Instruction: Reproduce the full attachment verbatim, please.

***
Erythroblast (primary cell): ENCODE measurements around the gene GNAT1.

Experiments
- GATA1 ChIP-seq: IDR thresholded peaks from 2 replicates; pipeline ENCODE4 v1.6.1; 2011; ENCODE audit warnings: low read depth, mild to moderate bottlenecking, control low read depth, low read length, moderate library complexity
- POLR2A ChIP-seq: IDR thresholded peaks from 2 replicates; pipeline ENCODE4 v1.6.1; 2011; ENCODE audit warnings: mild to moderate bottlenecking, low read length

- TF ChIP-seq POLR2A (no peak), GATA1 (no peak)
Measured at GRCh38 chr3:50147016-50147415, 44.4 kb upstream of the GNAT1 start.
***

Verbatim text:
Erythroblast (primary cell): ENCODE measurements around the gene GNAT1.

Experiments
- GATA1 ChIP-seq: IDR thresholded peaks from 2 replicates; pipeline ENCODE4 v1.6.1; 2011; ENCODE audit warnings: low read depth, mild to moderate bottlenecking, control low read depth, low read length, moderate library complexity
- POLR2A ChIP-seq: IDR thresholded peaks from 2 replicates; pipeline ENCODE4 v1.6.1; 2011; ENCODE audit warnings: mild to moderate bottlenecking, low read length

- TF ChIP-seq POLR2A (no peak), GATA1 (no peak)
Measured at GRCh38 chr3:50147016-50147415, 44.4 kb upstream of the GNAT1 start.